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The Living Wage is a worthwhile campaign

Last week, a truly lovely article about the current state of the Living Wage Campaign at Wooster was featured in a Viewpoint from The Wooster Voice.

I cannot express to all of you still fighting the good fight (in all realms of social justice issues on campus) how much I sincerely appreciate what you do and who you are. Before I go any further, let me be explicit about one thing: the world is better because of each and every one of you.

In this brief response to last week’s Viewpoint I want to 1) offer an addendum as to the prominent players in the movement who graduated last spring and 2) offer some advice as to how best to form and keep a movement alive in the constant rotating communities of a four year college.

First, I want to be open and honest with my concern as to why I am so often acknowledged as a principle leader in the movement. While I did play an important role, I was absolutely not a linchpin as often portrayed.

I believe that, unfortunately, my being a straight, white, male accounted for much of my public acclamation. The powers that be (Trustees) had an easier time listening to what I had to say as I mirrored many of their own experiences as members of the hegemonic group.

However, our truly fearless leader, Kristen Estabrook, put in countless hours working from every angle of the problem at hand. She researched extensively as to how best address the problem of wage inequality on our campus.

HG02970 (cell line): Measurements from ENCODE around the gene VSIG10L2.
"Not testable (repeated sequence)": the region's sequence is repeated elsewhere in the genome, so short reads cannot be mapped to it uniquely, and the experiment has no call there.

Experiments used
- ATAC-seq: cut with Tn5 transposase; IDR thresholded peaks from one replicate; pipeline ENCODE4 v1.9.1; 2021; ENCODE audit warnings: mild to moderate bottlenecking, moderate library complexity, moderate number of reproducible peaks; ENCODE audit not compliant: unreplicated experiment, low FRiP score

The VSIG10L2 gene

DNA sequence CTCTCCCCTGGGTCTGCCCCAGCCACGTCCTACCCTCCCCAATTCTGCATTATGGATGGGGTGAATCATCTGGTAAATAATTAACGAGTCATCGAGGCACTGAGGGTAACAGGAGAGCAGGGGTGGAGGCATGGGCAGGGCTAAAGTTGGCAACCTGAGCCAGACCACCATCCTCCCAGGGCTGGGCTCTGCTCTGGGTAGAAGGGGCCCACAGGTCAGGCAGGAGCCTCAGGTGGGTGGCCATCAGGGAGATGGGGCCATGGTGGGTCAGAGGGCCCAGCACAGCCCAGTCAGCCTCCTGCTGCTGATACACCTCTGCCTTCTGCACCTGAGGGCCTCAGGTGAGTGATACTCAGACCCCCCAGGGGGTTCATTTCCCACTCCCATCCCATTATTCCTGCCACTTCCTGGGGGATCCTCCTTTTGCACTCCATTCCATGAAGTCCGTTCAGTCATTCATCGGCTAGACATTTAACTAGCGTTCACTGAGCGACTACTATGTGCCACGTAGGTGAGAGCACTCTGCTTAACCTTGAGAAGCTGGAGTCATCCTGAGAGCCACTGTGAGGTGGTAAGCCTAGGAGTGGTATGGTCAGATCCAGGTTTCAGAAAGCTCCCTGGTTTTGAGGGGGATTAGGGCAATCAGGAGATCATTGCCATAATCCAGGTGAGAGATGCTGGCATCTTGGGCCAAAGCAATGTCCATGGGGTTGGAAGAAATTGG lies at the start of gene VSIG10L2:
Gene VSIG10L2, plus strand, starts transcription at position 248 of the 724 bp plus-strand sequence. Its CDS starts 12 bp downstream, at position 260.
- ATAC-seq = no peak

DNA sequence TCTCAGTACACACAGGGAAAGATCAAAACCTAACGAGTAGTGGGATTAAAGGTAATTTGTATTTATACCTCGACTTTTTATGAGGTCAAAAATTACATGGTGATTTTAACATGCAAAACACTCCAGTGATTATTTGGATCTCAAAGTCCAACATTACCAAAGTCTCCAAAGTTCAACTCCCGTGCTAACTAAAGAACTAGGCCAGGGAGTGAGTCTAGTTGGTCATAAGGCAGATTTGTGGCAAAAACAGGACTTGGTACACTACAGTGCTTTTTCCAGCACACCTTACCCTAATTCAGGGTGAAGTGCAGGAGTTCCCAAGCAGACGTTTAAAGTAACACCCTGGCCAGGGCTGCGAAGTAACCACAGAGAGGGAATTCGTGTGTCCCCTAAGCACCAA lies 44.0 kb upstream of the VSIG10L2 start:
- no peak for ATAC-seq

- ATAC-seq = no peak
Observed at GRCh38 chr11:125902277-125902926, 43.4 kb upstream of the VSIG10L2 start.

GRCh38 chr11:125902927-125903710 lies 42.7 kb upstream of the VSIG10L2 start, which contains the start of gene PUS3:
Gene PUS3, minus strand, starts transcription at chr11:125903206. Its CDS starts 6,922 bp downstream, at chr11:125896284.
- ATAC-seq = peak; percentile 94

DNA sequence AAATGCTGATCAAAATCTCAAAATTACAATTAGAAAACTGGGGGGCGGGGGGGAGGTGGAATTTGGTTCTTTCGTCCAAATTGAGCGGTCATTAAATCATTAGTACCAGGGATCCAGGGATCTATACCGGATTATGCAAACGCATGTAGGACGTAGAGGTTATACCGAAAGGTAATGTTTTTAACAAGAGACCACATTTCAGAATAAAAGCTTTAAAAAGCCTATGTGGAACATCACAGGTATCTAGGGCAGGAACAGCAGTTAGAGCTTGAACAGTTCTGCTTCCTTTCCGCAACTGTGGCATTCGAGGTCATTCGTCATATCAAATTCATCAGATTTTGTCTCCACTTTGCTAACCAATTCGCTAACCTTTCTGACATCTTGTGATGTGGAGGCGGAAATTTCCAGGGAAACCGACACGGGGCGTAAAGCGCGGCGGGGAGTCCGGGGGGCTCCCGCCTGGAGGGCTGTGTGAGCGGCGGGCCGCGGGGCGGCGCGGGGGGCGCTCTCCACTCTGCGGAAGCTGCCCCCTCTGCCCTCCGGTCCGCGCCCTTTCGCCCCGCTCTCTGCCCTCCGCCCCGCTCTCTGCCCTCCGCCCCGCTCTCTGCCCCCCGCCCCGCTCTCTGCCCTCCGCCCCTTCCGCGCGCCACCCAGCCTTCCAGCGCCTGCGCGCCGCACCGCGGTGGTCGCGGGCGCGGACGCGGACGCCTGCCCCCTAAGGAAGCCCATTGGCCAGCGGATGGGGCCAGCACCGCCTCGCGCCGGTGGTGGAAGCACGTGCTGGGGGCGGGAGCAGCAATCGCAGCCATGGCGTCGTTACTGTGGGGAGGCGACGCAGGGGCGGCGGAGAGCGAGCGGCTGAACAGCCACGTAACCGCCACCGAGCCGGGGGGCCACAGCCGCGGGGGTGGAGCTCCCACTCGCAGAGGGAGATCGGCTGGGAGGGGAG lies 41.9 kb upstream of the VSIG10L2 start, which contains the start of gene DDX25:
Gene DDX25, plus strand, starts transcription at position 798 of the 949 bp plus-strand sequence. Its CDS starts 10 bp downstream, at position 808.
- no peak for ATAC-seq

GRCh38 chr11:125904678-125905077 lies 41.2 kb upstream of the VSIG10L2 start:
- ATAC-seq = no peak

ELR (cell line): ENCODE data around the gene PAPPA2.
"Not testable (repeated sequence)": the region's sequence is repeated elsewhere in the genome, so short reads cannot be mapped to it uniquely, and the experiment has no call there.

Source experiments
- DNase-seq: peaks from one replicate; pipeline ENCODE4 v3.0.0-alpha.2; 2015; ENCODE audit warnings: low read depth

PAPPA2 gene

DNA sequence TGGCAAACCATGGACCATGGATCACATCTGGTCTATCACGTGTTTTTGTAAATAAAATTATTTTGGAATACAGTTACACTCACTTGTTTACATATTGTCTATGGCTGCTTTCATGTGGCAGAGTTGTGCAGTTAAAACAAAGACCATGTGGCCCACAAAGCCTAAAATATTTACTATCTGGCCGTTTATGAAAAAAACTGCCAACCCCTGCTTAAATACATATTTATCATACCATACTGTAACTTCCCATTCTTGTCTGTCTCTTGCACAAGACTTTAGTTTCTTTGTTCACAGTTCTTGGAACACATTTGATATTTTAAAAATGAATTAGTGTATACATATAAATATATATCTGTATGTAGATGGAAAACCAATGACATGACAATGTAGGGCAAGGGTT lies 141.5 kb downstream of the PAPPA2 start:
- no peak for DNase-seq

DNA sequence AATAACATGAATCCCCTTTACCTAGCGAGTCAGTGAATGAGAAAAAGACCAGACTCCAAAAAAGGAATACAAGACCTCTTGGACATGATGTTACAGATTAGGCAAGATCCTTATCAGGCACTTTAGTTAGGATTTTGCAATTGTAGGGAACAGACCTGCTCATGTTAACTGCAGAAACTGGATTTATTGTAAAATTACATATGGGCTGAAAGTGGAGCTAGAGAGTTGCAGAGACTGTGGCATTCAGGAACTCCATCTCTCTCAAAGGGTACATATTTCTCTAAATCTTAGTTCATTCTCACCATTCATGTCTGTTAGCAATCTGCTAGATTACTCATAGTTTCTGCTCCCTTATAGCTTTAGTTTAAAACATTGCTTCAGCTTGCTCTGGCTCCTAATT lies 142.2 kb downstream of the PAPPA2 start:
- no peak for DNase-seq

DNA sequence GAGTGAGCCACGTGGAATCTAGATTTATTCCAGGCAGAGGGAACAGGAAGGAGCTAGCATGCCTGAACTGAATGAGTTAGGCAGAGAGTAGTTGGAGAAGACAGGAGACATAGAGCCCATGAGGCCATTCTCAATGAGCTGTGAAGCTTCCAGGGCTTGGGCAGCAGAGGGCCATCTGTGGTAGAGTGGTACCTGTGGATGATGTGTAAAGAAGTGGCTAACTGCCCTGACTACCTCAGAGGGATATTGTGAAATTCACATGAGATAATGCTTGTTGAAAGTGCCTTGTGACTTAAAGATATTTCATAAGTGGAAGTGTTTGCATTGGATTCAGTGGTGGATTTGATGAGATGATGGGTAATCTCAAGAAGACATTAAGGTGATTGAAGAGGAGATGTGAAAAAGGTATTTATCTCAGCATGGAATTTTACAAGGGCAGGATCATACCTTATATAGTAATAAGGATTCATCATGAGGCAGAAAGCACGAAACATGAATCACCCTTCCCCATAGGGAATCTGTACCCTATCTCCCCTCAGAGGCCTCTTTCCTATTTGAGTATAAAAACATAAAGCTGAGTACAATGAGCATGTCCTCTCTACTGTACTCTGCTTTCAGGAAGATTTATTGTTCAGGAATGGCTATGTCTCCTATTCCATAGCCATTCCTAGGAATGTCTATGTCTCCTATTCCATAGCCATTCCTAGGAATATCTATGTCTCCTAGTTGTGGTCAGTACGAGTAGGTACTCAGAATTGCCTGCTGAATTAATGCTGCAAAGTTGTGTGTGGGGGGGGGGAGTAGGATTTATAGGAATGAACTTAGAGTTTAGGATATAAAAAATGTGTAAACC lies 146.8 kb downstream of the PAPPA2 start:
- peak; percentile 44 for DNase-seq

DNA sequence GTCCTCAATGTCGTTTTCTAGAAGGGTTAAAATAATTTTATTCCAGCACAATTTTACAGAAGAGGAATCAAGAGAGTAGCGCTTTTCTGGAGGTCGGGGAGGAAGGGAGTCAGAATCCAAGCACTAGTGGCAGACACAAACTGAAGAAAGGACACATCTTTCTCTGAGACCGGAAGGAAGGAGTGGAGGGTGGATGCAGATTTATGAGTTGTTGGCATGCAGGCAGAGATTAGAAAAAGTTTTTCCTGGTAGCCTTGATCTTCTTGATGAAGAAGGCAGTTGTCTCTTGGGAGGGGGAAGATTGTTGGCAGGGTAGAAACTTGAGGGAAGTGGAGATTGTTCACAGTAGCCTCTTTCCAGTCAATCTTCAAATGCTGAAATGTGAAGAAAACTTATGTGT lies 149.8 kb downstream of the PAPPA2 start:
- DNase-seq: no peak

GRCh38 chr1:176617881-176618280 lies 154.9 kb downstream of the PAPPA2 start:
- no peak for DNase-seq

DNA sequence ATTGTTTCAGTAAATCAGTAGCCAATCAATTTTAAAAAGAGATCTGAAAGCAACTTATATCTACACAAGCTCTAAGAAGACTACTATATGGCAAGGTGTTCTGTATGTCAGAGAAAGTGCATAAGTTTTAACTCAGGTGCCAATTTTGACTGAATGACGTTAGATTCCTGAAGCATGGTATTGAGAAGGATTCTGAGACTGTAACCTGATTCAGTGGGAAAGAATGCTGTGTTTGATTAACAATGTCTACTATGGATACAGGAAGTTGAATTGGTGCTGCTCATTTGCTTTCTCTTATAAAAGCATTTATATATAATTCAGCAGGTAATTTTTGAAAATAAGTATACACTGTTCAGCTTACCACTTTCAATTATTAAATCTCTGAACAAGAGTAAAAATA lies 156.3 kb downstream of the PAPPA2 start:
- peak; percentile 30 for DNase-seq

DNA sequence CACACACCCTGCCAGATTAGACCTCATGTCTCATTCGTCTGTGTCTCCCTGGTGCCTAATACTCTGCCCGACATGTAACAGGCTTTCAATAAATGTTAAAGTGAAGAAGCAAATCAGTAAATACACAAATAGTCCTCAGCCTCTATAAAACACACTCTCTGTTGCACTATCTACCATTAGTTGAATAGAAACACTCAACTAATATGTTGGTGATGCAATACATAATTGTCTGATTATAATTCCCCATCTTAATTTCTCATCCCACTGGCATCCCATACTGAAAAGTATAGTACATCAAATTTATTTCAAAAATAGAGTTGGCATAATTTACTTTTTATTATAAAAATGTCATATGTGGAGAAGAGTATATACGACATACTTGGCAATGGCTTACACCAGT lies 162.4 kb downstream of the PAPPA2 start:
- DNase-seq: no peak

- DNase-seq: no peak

She lost more sleep than any human probably should simply because her heart was too big to hold the pain of the workers she came to know so well. We would be remiss not to include her in the history of the movement.

Additionally, one thing that the Living Wage Campaign did so well was to delegate roles and responsibilities extensively. Therefore, many people played prominent roles. It would be nearly impossible to name them all here. A fair amount of those hard workers were seniors, but so many more were passionate underclasswomen and men who continue to push for justice for our workers.

Next, I want to offer some, perhaps unexpected, advice not only to the Living Wage Campaign but to any student organizing group on campus: Be joyful. Experience joy pretty much anytime you assemble as a team.

One thing that allowed us to be a strong community was our ability to come together and laugh and smile. In the face of a nearly constant battery of frustrations and anxieties brought on by the work we do, we absolutely have to find room for real rejoicing.

Make time during meetings for games or story telling. Find separate meeting times for parties and non-social justice related activities. Create actions that are, themselves, exhibitions of resistance based in joy.

Recently, COSECHA, a group that organizes to protect and support immigrants in the United States, used a “Salsa Shutdown” in Boston to protest against various large corporations that fall under the current Migrant Boycott. It was incredibly effective and undeniably fun.

Soon enough, the love that we create in our own communities of resistance will exceed our own capacity and will spill over to the rest of the world. More people will join in the movement and it can exist across time, even after leaders graduate.

Bring people in with as many shouts of joy as there are shouts of anguish. The two live in beautiful paradox.

Again, please continue the good fight. Bring joy to your work. We need it now more than ever. Peace and power, friends.

Cullen Dolson, an alumnus of the College, is a Contributing Writer for the Voice.

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